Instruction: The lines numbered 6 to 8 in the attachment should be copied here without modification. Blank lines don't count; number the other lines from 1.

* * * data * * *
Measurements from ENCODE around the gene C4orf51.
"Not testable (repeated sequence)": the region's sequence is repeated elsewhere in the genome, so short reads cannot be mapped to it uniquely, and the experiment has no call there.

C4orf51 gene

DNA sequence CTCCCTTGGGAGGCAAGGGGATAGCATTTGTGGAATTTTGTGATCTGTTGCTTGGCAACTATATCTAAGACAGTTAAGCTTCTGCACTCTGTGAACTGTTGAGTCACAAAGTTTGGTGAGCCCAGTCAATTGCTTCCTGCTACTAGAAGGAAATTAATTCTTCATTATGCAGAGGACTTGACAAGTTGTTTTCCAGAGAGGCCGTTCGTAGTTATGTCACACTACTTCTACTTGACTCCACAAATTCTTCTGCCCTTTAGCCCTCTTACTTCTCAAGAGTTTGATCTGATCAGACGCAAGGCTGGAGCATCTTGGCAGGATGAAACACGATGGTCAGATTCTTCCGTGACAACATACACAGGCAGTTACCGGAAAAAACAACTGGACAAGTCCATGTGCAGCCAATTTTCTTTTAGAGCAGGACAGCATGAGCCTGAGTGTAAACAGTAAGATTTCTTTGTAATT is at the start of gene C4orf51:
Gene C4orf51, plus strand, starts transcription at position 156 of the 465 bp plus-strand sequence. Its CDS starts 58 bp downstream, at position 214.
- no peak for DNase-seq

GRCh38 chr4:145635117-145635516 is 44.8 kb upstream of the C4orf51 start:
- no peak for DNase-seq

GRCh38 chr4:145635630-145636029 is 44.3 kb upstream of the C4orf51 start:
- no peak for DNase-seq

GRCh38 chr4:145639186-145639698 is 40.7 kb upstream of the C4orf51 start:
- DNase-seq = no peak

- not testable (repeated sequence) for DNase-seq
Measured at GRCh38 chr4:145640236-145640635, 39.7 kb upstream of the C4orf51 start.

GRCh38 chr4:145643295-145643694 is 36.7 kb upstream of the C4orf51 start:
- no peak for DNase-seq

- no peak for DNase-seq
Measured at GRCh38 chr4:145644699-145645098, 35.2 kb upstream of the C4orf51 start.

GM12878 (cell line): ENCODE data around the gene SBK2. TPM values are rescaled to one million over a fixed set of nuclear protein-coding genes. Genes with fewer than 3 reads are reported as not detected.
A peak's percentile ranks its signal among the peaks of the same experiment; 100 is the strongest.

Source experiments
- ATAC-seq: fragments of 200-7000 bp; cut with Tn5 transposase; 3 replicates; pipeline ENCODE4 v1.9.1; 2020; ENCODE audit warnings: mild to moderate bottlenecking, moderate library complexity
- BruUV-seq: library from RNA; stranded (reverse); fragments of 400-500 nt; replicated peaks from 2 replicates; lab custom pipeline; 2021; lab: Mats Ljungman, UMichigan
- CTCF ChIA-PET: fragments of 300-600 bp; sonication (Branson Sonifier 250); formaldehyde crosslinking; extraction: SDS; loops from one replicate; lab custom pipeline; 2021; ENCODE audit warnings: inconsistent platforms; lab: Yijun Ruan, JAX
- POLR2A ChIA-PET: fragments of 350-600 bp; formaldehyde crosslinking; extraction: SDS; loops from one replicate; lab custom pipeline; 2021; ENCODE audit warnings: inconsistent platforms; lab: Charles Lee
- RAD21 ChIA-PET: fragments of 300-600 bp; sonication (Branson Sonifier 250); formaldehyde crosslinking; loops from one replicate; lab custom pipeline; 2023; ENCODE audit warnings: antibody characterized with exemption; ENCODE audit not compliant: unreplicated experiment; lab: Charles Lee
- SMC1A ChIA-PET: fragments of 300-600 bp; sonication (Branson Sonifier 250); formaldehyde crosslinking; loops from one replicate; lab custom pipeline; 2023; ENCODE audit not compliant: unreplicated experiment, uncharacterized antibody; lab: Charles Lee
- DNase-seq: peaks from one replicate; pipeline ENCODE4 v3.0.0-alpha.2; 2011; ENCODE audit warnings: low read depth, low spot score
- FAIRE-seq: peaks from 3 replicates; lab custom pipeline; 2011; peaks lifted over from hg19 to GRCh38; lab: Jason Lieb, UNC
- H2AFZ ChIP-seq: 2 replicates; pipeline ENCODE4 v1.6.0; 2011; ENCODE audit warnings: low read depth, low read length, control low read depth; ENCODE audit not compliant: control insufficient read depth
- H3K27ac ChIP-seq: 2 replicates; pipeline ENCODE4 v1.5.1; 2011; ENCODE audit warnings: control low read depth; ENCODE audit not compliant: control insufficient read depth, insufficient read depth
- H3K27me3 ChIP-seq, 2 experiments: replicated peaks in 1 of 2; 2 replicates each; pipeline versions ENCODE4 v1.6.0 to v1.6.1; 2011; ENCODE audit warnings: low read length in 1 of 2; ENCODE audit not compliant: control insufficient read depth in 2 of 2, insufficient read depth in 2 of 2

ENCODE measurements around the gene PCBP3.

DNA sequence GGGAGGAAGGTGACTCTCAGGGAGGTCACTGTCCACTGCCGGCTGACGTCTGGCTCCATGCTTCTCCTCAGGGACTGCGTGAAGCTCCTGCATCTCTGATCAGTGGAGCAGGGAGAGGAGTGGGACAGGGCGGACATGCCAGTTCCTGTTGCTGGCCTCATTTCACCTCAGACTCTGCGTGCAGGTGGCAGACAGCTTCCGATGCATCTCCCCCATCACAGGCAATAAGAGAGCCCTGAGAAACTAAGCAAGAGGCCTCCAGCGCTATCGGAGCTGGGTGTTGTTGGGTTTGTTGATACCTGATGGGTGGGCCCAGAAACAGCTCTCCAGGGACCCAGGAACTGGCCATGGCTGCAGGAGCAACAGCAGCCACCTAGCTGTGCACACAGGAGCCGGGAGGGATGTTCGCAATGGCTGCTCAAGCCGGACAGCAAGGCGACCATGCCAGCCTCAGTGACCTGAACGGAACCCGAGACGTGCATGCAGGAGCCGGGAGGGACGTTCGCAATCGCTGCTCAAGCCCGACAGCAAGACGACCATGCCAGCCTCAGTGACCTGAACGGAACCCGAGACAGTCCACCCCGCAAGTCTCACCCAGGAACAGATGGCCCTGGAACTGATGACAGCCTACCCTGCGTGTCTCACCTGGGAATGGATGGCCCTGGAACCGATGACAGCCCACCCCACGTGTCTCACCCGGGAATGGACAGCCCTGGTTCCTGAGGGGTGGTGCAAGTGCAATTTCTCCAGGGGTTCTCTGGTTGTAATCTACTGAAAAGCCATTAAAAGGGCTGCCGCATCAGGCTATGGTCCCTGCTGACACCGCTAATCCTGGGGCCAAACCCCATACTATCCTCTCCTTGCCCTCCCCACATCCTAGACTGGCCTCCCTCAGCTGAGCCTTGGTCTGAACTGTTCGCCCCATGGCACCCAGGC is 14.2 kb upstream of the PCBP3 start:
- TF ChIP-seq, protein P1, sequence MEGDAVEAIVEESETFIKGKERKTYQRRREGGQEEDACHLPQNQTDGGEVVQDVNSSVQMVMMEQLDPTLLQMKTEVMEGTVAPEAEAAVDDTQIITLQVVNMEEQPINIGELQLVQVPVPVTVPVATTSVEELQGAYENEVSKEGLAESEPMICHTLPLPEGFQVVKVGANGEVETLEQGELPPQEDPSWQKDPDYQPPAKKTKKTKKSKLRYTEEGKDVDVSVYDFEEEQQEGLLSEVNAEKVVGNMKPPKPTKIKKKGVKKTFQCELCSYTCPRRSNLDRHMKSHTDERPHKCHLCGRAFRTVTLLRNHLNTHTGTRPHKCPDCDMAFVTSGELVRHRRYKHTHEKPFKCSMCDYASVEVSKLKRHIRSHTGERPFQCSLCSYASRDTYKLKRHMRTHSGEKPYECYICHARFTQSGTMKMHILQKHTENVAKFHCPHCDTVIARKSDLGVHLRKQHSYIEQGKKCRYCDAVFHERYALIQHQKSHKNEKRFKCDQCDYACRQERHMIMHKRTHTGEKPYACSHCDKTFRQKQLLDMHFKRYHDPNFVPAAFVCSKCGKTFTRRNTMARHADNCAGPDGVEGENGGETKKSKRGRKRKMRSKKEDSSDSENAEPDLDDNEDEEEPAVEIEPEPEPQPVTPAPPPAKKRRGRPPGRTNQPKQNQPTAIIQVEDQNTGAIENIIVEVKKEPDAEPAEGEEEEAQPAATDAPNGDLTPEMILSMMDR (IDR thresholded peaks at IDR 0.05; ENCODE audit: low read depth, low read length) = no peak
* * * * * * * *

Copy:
- no peak for DNase-seq

GRCh38 chr4:145635117-145635516 is 44.8 kb upstream of the C4orf51 start:
- no peak for DNase-seq